Impact on security

There is very limited evidence from the May 2018 pilot schemes about whether the identification requirement had a direct impact on the security of election procedures. In particular, it is not possible to evaluate whether the requirements actually prevented attempts to commit electoral fraud at elections.

Overall findings from the pilot schemes

In the areas where the pilot schemes took place, the local police forces have told us that there were no complaints about electoral fraud at polling stations for the May 2018 elections. However, it is not possible to assess whether the identification requirement prevented any actual attempts to commit impersonation fraud.

In other areas where elections took place in May 2018 there were three complaints about electoral fraud taking place at polling stations. The police forces for those areas told us that they have investigated two of these cases but they did not need to take any further action. They are still investigating the other case.

There is no direct evidence to suggest that this difference was because of the identification requirements in areas where pilot schemes took place.

However, the pilot scheme requirements did introduce new identification checks where there have previously been no checks. Because of this, we can conclude that the pilot scheme requirements are likely to have had some positive impact on reducing the potential for electoral fraud by impersonation at polling stations.

We cannot make any assessment from the available data about the nature or extent of this impact, however. Nor can we make any assessment from the data from these pilot schemes about whether there was any difference in the impact on security between the different requirements in each of the pilot scheme areas.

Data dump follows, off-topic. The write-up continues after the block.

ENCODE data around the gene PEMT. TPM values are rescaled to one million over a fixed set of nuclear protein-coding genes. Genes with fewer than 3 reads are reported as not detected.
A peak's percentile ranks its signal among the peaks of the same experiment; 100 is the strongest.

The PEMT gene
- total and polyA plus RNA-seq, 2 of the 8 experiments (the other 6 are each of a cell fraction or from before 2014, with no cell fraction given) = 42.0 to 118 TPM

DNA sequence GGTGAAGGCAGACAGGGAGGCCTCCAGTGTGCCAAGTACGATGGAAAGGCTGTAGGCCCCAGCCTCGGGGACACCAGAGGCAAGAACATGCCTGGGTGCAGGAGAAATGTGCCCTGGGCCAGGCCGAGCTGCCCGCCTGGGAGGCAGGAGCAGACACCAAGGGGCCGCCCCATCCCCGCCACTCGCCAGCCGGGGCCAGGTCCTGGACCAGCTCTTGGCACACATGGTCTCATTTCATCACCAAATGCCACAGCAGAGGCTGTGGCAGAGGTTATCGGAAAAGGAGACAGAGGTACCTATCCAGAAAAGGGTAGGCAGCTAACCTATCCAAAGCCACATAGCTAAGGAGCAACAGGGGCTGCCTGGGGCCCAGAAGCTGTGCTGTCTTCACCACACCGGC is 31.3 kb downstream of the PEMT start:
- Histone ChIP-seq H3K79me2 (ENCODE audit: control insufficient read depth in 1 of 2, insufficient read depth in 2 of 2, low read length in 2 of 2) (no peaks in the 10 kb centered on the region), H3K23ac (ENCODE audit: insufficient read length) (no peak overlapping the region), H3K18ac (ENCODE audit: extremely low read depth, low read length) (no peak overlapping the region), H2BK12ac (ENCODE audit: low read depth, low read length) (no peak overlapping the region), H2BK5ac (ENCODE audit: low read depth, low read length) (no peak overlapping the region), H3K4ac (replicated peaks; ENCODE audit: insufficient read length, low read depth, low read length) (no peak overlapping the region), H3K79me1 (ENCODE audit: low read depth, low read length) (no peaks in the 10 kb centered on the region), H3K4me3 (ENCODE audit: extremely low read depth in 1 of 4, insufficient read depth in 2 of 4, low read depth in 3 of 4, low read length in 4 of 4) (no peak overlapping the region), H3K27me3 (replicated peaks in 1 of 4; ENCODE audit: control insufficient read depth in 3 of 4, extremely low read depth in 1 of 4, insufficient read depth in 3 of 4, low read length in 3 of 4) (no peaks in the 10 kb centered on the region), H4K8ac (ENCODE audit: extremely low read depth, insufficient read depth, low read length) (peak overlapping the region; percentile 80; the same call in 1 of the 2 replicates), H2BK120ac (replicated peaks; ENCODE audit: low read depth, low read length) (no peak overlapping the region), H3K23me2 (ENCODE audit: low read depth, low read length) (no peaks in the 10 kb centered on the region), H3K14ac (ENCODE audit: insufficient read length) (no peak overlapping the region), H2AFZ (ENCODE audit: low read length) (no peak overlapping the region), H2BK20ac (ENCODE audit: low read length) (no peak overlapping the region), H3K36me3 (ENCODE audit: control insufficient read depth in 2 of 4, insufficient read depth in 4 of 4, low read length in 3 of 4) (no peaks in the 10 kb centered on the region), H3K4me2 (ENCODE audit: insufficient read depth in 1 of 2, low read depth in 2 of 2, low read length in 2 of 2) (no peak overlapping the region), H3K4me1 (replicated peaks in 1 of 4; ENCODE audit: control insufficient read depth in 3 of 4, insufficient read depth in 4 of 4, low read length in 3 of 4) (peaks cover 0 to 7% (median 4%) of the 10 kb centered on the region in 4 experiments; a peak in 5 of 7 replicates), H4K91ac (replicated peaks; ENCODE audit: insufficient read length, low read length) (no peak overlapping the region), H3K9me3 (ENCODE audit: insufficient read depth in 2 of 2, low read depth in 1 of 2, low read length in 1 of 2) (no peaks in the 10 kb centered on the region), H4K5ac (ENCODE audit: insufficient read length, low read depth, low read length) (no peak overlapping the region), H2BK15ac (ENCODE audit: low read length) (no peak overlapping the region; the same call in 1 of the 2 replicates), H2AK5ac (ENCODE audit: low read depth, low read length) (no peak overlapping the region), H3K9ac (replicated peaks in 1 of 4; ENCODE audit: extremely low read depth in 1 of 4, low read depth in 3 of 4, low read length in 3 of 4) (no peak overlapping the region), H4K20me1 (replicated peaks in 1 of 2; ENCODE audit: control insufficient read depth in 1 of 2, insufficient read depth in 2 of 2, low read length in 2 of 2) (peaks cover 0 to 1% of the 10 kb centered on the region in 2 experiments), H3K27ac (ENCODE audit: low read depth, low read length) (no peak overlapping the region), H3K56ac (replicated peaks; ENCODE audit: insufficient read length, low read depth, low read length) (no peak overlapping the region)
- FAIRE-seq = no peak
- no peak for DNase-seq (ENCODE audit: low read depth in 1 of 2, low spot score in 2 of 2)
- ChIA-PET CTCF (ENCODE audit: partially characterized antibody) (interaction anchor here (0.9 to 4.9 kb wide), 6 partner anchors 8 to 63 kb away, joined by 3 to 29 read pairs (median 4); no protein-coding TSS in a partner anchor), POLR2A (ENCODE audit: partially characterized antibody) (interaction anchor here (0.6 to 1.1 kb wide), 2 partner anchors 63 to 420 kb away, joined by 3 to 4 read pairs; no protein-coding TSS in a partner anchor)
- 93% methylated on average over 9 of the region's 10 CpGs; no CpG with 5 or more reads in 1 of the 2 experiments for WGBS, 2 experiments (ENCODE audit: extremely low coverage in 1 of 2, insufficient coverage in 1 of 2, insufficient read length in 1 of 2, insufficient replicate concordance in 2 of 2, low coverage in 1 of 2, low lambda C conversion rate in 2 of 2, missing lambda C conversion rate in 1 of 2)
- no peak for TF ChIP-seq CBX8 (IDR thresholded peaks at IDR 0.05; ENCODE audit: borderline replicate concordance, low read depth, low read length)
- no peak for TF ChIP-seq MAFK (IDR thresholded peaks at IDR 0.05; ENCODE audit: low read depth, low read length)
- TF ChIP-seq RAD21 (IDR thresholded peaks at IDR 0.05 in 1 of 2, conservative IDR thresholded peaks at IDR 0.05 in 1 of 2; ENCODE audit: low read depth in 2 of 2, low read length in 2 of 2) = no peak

Beyond the pilots: the impact on security at future elections

Further pilot schemes may not help to provide more robust evidence about the impact of an identification requirement on the security of future elections. This is because it is not possible to evaluate whether the requirements actually prevented attempts to commit electoral fraud at elections.

However, more work should be carried out before any further pilot schemes to further assess the relative security of different approaches to checking the identity of voters. It would be particularly useful to gather more evidence on the levels of assurance about someone’s identity provided by different types of documents.

For example, the security of different types of identification documents needs to be balanced against the availability of those forms of identification. This balance should be considered further before future pilot schemes and any decision to implement a voter identification requirement in Great Britain.